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Let me introduce you to a modern-day Ramona. I have totally fallen for the quirky, honest, ambitious Cilla Lee-Jenkins: Future Author Extraordinaire by Susan Tan.

The Story

Cilla Lee-Jenkins is certain that she is destined for literary greatness. What she’s not so certain about is the new baby in her mother’s tummy, which she has named The Blob. It’s hard to sum this book up, but it’s primarily about Cilla learning who she is in relation to her family. With white Grandma and Grandpa and Chinese Nai Nai and Ye Ye, Cilla feels pulled between two cultures and two sets of grandparents who tend to avoid each other. Ultimately, it’s love for Cilla that brings her family together, and it’s Cilla’s identification with the new baby as the only other Lee-Jenkins that bonds her with her new sister. There is so much more to this story, but that’s the heart of it.

What I Loved About This Book

  • Future Author–Of course I love that Cilla wants to be an author. The whole story is her autobiography for when she grows up to be famous. But even though she has a way with words, sometimes speaking out is a lot harder for Cilla than writing.
  • Growing Up Astride Two-Cultures–I loved how this book addressed both the beauty as well as the trials of growing up bi-cultural. I don’t see enough books like this, and the subject is extremely relatable to so many children, even within my own family.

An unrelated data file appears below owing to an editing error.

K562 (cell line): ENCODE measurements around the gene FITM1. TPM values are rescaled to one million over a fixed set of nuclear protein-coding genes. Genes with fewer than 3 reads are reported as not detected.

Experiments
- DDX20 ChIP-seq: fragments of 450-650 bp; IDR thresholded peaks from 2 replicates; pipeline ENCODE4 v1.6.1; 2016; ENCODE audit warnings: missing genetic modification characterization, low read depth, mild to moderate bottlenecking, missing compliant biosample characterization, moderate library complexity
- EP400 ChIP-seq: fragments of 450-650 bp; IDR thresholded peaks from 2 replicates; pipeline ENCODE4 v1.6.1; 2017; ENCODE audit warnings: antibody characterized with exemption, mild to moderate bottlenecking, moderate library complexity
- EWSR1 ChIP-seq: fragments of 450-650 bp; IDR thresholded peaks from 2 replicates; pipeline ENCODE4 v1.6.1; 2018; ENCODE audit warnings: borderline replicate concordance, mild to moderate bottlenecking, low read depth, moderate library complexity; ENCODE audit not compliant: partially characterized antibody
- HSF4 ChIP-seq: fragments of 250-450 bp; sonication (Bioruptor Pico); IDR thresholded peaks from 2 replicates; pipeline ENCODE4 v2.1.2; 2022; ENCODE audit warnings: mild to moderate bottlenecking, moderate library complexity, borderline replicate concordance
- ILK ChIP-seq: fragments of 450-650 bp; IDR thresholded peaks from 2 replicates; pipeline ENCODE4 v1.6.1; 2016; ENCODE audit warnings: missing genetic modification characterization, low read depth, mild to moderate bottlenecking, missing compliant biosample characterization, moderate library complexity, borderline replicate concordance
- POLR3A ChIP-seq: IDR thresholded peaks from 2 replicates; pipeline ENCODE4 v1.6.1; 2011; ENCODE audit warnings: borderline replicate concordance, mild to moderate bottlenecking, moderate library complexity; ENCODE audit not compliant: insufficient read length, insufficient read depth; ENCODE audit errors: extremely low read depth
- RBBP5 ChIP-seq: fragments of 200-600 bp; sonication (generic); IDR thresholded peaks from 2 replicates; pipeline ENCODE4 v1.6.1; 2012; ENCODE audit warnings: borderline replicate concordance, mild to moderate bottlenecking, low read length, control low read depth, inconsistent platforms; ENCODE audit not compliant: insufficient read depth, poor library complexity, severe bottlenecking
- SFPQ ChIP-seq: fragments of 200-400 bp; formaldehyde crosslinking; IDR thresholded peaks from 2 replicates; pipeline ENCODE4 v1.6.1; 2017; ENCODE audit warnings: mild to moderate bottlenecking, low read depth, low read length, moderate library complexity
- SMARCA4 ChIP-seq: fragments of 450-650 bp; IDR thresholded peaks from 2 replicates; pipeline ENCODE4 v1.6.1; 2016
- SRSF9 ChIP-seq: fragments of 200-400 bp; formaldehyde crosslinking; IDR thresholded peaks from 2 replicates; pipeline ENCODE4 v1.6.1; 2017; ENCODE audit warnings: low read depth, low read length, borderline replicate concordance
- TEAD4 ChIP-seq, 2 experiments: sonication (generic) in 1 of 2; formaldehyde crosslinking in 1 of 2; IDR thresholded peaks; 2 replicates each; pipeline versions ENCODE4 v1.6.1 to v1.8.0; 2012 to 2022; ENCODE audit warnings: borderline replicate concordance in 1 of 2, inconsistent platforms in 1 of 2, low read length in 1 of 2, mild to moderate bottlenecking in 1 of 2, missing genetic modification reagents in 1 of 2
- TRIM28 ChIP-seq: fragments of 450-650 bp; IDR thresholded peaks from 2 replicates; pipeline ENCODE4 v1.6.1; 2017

• A Modern Ramona–Cilla has all the personality and charm to become as beloved as Romona, in my opinion. Kids don’t have to be from a bi-cultural home to enjoy this book. I hope we see more of Cilla Lee-Jenkins in the future.

Parents Should Know

  • Be prepared for conversations about race and racism. The racist questions Cilla encounters may slide right by your child, as they do Cilla, but they are there. Cilla feels there is something wrong with these questions (i.e. “What are you?”), but she’s naive about what it is. Your own child’s age, understanding, and experience can guide you in conversations about this topic, or you can let the book soak in on its own.

Favorite Quote

“And real families don’t look like that. Real families don’t have grandparents who stand as far away from each other as possible, in photos and when you draw them.”

I’d highly recommend Cilla Lee-Jenkins: Author Extraordinaire for any kid ready to read longer chapter books. Bi-racial/bi-cultural kids will especially identify with Cilla as well as kids expecting a new sibling.

Do you have a favorite chapter book that tackles big issues?

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